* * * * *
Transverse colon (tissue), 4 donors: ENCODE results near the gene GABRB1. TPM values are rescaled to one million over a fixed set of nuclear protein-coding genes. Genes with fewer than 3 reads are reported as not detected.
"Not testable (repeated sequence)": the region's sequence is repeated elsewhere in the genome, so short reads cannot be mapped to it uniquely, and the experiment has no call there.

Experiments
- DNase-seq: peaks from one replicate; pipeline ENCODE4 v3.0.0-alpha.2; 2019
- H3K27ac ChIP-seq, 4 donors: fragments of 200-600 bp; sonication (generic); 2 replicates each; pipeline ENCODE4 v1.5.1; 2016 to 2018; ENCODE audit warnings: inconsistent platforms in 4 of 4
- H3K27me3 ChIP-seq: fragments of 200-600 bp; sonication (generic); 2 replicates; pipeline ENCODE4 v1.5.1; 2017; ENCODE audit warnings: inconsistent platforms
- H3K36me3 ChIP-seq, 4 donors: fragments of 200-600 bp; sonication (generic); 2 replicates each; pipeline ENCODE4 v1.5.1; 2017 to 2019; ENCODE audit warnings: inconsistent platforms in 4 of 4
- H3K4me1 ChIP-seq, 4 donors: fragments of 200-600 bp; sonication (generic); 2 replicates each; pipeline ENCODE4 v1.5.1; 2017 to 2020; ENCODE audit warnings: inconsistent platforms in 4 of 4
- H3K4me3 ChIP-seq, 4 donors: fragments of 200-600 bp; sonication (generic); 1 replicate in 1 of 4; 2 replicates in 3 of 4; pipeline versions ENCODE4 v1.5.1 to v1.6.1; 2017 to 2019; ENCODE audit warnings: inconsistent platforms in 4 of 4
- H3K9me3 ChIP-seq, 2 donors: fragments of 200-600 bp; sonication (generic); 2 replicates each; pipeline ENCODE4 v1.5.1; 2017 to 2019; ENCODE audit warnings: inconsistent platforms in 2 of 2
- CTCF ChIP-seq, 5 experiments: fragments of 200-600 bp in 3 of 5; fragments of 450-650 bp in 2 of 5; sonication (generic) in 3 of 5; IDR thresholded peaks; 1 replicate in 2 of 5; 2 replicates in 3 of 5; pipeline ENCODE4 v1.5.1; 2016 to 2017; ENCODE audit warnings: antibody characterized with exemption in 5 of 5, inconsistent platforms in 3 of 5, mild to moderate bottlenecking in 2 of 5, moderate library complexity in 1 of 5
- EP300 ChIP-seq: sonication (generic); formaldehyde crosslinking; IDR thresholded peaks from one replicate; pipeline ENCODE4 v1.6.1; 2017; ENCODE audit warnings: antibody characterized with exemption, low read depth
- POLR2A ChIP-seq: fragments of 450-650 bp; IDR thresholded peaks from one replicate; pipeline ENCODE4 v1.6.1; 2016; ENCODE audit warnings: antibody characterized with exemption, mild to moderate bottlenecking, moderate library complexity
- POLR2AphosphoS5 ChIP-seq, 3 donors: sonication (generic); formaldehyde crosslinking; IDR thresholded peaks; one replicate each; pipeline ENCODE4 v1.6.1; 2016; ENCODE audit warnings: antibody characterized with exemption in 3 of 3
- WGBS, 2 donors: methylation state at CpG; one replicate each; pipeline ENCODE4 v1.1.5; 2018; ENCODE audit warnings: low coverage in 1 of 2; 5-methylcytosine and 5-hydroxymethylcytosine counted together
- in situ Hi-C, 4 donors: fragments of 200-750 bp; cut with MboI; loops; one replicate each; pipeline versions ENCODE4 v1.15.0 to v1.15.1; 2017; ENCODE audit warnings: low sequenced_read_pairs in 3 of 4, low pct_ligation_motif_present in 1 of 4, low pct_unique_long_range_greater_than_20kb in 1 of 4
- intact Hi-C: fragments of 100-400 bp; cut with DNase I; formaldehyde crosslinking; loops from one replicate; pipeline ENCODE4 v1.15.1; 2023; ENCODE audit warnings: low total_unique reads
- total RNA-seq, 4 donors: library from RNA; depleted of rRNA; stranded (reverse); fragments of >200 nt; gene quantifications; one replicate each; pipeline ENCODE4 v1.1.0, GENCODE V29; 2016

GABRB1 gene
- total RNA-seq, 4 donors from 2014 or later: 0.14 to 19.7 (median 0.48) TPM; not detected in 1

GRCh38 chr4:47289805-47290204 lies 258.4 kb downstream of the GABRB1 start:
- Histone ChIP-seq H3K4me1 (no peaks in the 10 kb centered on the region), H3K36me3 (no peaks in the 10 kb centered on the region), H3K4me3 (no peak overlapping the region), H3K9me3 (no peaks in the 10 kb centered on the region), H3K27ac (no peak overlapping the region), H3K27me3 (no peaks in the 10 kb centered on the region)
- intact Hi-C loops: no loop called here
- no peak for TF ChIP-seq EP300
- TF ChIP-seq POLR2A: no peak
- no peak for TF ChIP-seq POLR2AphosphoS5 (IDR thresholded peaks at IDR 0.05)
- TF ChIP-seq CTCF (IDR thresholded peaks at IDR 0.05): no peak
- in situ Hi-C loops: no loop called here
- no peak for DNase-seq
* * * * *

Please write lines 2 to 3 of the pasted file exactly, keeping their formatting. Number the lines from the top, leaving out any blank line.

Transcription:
"Not testable (repeated sequence)": the region's sequence is repeated elsewhere in the genome, so short reads cannot be mapped to it uniquely, and the experiment has no call there.

Experiments